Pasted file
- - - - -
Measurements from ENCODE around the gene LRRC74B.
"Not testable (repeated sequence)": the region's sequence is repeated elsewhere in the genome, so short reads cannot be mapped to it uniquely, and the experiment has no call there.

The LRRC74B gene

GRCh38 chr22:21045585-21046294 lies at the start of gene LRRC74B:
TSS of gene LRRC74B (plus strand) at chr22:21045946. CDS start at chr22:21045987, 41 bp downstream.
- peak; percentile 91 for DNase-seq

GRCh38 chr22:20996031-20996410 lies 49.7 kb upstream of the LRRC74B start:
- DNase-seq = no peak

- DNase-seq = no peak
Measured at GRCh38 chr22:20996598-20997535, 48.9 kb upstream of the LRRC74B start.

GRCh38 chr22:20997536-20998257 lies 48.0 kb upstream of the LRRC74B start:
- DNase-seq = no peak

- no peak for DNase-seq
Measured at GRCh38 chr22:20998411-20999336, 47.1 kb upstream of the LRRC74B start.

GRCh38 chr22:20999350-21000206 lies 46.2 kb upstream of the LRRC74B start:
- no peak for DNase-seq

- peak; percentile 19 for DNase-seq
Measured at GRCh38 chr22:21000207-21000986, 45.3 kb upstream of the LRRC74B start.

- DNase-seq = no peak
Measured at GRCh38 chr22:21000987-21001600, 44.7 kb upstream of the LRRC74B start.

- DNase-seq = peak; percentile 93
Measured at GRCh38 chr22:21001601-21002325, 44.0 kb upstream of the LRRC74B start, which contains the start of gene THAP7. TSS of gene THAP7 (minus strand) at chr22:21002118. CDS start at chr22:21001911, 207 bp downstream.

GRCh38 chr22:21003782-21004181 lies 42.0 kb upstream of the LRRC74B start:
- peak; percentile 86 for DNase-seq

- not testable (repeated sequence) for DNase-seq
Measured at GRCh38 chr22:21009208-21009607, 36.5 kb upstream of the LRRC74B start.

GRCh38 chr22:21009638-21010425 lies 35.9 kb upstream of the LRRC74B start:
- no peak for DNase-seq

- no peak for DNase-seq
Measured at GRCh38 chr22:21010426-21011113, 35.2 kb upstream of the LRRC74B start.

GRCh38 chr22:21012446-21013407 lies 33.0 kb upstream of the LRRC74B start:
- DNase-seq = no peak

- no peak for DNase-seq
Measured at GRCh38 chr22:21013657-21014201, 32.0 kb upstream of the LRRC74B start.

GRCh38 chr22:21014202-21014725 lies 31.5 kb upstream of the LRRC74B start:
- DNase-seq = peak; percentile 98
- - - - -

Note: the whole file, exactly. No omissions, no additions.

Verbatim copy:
Measurements from ENCODE around the gene LRRC74B.
"Not testable (repeated sequence)": the region's sequence is repeated elsewhere in the genome, so short reads cannot be mapped to it uniquely, and the experiment has no call there.

The LRRC74B gene

GRCh38 chr22:21045585-21046294 lies at the start of gene LRRC74B:
TSS of gene LRRC74B (plus strand) at chr22:21045946. CDS start at chr22:21045987, 41 bp downstream.
- peak; percentile 91 for DNase-seq

GRCh38 chr22:20996031-20996410 lies 49.7 kb upstream of the LRRC74B start:
- DNase-seq = no peak

- DNase-seq = no peak
Measured at GRCh38 chr22:20996598-20997535, 48.9 kb upstream of the LRRC74B start.

GRCh38 chr22:20997536-20998257 lies 48.0 kb upstream of the LRRC74B start:
- DNase-seq = no peak

- no peak for DNase-seq
Measured at GRCh38 chr22:20998411-20999336, 47.1 kb upstream of the LRRC74B start.

GRCh38 chr22:20999350-21000206 lies 46.2 kb upstream of the LRRC74B start:
- no peak for DNase-seq

- peak; percentile 19 for DNase-seq
Measured at GRCh38 chr22:21000207-21000986, 45.3 kb upstream of the LRRC74B start.

- DNase-seq = no peak
Measured at GRCh38 chr22:21000987-21001600, 44.7 kb upstream of the LRRC74B start.

- DNase-seq = peak; percentile 93
Measured at GRCh38 chr22:21001601-21002325, 44.0 kb upstream of the LRRC74B start, which contains the start of gene THAP7. TSS of gene THAP7 (minus strand) at chr22:21002118. CDS start at chr22:21001911, 207 bp downstream.

GRCh38 chr22:21003782-21004181 lies 42.0 kb upstream of the LRRC74B start:
- peak; percentile 86 for DNase-seq

- not testable (repeated sequence) for DNase-seq
Measured at GRCh38 chr22:21009208-21009607, 36.5 kb upstream of the LRRC74B start.

GRCh38 chr22:21009638-21010425 lies 35.9 kb upstream of the LRRC74B start:
- no peak for DNase-seq

- no peak for DNase-seq
Measured at GRCh38 chr22:21010426-21011113, 35.2 kb upstream of the LRRC74B start.

GRCh38 chr22:21012446-21013407 lies 33.0 kb upstream of the LRRC74B start:
- DNase-seq = no peak

- no peak for DNase-seq
Measured at GRCh38 chr22:21013657-21014201, 32.0 kb upstream of the LRRC74B start.

GRCh38 chr22:21014202-21014725 lies 31.5 kb upstream of the LRRC74B start:
- DNase-seq = peak; percentile 98